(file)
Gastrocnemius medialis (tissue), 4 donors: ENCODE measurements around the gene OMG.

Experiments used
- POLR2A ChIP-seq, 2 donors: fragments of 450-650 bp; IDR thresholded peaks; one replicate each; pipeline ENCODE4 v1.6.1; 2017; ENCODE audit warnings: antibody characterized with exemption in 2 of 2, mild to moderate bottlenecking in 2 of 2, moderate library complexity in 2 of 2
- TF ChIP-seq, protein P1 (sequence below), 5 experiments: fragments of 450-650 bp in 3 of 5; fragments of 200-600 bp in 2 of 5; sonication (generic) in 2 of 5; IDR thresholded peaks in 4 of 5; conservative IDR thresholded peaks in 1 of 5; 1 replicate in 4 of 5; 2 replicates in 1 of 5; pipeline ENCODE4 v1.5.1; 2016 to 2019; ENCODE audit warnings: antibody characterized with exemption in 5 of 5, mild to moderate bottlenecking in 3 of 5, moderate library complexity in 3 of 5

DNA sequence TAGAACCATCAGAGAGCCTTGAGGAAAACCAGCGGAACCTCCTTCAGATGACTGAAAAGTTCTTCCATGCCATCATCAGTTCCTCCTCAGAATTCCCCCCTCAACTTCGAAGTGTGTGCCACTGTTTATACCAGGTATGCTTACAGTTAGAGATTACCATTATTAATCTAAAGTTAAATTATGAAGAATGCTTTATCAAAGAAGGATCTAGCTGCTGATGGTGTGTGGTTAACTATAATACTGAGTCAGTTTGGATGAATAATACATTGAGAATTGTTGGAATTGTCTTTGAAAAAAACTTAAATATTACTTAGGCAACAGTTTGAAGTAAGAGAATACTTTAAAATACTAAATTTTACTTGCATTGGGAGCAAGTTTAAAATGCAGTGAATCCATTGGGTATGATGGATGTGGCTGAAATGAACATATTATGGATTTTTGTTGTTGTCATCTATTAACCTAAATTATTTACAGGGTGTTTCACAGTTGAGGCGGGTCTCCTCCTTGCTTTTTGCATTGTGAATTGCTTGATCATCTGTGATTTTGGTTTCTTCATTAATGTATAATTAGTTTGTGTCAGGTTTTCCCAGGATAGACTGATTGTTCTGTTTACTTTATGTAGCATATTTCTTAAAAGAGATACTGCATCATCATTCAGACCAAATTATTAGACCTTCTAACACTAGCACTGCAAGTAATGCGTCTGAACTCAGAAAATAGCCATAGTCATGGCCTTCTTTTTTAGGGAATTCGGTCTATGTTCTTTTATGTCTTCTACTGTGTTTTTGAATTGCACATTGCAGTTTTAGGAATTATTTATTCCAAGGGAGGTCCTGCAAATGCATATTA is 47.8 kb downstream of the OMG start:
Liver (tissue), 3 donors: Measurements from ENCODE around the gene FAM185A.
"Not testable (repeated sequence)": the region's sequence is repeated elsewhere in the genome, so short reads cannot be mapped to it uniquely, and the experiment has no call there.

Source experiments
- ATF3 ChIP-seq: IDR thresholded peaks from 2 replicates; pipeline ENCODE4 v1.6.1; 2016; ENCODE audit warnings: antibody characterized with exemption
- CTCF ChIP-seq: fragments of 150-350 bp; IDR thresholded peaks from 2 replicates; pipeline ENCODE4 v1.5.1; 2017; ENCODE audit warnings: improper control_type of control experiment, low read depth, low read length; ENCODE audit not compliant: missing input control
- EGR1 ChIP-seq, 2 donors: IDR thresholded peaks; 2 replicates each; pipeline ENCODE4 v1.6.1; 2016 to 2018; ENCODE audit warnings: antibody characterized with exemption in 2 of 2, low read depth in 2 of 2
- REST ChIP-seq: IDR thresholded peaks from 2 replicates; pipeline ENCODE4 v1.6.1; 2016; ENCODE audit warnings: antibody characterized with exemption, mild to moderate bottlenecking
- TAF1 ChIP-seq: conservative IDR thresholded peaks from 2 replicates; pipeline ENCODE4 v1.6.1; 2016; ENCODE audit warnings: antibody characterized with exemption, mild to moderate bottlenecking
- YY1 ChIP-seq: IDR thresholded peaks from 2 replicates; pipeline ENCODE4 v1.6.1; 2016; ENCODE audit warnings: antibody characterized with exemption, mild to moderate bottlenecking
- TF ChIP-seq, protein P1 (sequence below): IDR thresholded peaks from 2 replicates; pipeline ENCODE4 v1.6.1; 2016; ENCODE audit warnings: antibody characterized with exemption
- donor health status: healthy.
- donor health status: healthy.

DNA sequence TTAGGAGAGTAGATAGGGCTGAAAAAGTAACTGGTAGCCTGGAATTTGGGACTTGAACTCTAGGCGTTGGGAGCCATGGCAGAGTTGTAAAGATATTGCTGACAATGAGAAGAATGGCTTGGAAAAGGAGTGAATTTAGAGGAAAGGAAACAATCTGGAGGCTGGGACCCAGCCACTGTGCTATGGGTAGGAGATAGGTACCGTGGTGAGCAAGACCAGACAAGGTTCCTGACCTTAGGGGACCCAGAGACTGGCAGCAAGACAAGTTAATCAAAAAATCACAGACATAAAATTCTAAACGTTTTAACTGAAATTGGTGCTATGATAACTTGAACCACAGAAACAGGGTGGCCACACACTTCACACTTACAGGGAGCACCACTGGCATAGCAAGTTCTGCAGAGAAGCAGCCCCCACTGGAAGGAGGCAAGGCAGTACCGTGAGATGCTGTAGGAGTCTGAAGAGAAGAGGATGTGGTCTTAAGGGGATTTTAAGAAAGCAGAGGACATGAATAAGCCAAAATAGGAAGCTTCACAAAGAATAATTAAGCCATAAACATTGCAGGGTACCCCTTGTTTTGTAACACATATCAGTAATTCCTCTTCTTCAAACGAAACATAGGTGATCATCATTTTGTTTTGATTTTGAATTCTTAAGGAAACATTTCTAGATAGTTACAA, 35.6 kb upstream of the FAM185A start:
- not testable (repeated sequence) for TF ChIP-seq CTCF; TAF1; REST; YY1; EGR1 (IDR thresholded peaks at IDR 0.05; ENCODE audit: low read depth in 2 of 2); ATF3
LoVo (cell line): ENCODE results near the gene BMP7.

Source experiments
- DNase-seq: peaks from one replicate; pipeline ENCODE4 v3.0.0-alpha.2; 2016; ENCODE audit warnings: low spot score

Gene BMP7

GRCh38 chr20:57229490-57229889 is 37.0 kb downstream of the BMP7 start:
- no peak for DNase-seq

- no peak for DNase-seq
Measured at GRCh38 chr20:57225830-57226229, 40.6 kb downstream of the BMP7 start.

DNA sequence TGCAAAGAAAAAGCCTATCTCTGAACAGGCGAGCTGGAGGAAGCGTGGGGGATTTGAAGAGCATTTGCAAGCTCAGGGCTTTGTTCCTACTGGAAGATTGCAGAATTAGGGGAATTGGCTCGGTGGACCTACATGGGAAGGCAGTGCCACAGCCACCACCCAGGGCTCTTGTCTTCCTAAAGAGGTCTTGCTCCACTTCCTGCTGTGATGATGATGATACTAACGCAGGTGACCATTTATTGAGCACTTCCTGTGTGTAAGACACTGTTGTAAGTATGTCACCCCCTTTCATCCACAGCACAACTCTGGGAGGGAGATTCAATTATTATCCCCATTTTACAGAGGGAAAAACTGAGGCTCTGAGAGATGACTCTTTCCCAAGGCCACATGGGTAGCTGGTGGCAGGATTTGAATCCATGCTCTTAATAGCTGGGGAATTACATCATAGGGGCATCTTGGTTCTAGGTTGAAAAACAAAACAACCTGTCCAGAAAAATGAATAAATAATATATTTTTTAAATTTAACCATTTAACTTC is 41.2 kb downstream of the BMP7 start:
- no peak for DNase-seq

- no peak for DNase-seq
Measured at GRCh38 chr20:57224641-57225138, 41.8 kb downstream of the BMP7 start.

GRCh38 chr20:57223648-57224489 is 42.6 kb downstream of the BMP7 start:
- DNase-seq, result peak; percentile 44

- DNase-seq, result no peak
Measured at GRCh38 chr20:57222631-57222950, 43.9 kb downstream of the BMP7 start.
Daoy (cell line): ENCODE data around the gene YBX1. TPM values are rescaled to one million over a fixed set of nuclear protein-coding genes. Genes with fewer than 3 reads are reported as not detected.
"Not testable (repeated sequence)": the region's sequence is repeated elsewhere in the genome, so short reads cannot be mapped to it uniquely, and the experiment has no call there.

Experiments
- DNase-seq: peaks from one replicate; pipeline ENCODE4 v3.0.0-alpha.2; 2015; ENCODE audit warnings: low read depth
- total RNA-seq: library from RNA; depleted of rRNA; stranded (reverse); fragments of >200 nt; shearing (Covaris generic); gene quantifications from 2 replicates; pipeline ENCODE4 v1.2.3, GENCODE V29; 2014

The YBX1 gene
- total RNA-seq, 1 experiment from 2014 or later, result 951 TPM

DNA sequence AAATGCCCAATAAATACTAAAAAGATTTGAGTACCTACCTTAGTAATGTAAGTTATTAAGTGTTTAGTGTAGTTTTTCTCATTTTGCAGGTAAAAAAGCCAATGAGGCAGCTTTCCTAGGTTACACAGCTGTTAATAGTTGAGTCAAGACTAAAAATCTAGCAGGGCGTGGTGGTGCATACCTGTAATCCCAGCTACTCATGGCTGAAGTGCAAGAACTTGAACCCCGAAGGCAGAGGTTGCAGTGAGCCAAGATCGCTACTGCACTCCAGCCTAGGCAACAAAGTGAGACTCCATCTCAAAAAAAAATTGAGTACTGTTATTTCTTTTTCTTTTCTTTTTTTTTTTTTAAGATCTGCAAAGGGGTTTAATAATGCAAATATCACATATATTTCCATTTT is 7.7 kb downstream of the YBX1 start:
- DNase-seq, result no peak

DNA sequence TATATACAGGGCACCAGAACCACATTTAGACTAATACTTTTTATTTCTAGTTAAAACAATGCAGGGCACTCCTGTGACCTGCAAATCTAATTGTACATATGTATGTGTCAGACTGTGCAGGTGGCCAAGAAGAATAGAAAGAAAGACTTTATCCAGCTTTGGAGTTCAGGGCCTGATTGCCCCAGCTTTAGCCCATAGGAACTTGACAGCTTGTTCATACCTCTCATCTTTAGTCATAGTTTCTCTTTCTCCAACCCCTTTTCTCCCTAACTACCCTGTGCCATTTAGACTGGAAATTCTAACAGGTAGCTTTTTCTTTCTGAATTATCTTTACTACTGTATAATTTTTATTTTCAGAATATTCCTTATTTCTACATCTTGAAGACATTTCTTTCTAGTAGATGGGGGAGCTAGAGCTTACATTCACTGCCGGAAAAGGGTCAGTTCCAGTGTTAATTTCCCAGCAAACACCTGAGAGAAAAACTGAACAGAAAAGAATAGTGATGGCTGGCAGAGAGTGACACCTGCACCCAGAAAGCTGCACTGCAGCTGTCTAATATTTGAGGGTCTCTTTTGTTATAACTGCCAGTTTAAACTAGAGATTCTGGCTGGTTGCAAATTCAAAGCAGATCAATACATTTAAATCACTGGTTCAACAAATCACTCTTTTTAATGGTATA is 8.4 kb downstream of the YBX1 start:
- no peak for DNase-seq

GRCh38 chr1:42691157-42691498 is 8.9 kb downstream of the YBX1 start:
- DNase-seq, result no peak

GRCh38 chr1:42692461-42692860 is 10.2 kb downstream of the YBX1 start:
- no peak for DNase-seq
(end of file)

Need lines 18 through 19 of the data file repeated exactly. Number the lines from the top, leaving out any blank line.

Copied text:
DNA sequence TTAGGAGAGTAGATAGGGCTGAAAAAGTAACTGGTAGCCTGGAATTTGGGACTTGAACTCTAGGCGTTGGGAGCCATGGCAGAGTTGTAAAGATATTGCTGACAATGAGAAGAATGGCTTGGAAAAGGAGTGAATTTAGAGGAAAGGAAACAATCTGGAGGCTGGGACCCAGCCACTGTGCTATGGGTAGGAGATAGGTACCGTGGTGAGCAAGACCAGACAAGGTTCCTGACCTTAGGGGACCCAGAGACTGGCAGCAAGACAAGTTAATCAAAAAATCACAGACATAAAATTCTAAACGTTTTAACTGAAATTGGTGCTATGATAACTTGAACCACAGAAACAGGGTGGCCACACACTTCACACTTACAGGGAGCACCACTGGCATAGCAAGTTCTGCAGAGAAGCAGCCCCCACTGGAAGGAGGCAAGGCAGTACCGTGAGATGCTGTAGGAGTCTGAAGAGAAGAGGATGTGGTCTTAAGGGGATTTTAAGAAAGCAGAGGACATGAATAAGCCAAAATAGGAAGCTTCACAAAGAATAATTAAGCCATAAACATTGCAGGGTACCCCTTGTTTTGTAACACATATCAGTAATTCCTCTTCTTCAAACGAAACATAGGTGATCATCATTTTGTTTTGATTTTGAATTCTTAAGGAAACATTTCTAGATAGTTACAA, 35.6 kb upstream of the FAM185A start:
- not testable (repeated sequence) for TF ChIP-seq CTCF; TAF1; REST; YY1; EGR1 (IDR thresholded peaks at IDR 0.05; ENCODE audit: low read depth in 2 of 2); ATF3